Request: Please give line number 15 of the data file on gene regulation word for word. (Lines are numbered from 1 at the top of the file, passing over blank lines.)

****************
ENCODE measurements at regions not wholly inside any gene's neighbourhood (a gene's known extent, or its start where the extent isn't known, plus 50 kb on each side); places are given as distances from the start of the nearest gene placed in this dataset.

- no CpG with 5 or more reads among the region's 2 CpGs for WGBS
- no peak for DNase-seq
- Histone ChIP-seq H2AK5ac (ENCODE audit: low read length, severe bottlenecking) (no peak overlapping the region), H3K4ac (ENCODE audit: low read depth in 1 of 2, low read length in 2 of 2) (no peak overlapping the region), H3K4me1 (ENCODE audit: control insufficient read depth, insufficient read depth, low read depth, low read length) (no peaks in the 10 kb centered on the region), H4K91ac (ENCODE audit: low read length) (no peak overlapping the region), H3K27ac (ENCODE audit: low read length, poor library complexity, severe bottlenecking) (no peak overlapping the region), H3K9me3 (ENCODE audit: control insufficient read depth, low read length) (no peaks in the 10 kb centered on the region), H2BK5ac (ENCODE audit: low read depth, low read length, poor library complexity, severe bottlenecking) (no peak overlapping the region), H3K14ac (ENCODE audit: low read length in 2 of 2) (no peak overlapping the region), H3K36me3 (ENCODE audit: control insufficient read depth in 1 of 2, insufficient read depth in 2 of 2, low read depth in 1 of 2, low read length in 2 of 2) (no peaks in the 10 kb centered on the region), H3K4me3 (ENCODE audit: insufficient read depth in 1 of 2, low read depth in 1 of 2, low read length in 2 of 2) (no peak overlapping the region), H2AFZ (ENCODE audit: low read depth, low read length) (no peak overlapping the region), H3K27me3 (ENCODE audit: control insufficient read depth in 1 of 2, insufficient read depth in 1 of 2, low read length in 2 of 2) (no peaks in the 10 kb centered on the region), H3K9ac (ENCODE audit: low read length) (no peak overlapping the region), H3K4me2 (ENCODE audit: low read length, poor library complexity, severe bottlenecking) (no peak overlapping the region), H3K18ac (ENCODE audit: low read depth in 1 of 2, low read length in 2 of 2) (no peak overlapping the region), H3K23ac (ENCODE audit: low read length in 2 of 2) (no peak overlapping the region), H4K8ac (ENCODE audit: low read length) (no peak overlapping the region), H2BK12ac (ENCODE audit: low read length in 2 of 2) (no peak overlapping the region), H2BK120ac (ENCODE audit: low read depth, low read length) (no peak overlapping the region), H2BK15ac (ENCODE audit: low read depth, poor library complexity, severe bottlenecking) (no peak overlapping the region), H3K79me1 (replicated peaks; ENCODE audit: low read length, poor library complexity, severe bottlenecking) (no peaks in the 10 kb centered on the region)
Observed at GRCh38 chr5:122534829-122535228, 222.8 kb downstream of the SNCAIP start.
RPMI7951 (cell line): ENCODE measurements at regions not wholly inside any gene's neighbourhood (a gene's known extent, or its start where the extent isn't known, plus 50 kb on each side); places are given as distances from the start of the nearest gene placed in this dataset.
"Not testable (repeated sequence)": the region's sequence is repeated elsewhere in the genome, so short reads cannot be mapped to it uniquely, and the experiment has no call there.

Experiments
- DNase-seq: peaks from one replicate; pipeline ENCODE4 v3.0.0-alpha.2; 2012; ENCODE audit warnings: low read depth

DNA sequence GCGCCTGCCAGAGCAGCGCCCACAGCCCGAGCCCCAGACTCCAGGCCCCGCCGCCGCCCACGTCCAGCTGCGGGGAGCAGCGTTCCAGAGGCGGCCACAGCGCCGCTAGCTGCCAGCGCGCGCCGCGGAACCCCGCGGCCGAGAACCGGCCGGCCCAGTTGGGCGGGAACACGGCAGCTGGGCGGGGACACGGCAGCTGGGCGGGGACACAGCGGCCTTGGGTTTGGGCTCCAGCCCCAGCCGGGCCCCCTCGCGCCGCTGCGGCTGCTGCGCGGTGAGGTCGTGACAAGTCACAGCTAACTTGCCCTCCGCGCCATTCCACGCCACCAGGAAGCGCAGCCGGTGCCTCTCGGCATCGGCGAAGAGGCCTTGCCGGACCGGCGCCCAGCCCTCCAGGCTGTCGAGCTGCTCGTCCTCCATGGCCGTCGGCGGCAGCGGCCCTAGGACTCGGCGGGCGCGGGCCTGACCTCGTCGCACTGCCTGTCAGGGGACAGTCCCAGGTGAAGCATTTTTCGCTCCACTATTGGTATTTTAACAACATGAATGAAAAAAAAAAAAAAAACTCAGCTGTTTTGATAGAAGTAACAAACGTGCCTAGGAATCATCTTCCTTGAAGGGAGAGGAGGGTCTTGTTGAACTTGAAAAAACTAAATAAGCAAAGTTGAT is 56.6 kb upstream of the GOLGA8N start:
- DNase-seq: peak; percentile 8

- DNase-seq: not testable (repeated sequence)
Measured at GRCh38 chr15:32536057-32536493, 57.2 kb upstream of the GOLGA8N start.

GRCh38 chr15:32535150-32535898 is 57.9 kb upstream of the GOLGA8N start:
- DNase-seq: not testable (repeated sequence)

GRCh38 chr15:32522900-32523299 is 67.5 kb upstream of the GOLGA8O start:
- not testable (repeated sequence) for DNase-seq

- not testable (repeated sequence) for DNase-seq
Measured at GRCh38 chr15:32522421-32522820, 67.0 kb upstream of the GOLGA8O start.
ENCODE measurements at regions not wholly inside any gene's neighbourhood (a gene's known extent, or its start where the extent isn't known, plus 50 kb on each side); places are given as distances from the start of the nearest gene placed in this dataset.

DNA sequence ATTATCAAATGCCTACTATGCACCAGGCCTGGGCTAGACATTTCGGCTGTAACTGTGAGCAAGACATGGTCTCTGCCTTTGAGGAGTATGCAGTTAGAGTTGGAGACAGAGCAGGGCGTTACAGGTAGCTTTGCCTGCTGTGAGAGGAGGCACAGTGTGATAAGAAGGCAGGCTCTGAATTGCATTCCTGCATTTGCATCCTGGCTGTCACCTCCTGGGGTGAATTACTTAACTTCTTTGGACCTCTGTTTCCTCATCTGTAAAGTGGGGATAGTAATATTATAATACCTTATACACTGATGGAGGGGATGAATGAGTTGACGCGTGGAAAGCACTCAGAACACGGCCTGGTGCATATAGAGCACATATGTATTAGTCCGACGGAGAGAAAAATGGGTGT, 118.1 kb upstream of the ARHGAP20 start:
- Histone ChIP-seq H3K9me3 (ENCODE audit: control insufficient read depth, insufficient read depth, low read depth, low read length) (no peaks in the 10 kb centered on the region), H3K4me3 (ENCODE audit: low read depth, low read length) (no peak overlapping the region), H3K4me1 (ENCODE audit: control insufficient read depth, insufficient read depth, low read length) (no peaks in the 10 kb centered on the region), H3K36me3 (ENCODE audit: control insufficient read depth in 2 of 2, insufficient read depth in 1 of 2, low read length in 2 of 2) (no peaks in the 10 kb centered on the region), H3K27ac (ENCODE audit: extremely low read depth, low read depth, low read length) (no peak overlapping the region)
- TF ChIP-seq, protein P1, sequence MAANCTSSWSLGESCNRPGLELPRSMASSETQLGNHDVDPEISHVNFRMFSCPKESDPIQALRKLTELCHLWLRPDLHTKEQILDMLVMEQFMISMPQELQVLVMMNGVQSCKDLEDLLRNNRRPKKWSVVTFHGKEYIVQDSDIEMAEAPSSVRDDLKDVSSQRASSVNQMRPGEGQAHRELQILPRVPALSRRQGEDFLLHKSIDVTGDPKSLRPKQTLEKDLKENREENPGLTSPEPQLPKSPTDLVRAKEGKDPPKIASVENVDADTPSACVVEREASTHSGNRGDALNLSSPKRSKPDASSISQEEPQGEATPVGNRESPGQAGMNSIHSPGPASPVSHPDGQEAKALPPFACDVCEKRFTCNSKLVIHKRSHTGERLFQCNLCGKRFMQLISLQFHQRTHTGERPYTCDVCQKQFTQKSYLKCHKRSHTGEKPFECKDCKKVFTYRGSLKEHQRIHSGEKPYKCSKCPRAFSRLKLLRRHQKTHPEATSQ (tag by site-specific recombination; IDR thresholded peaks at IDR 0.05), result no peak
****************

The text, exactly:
- DNase-seq: not testable (repeated sequence)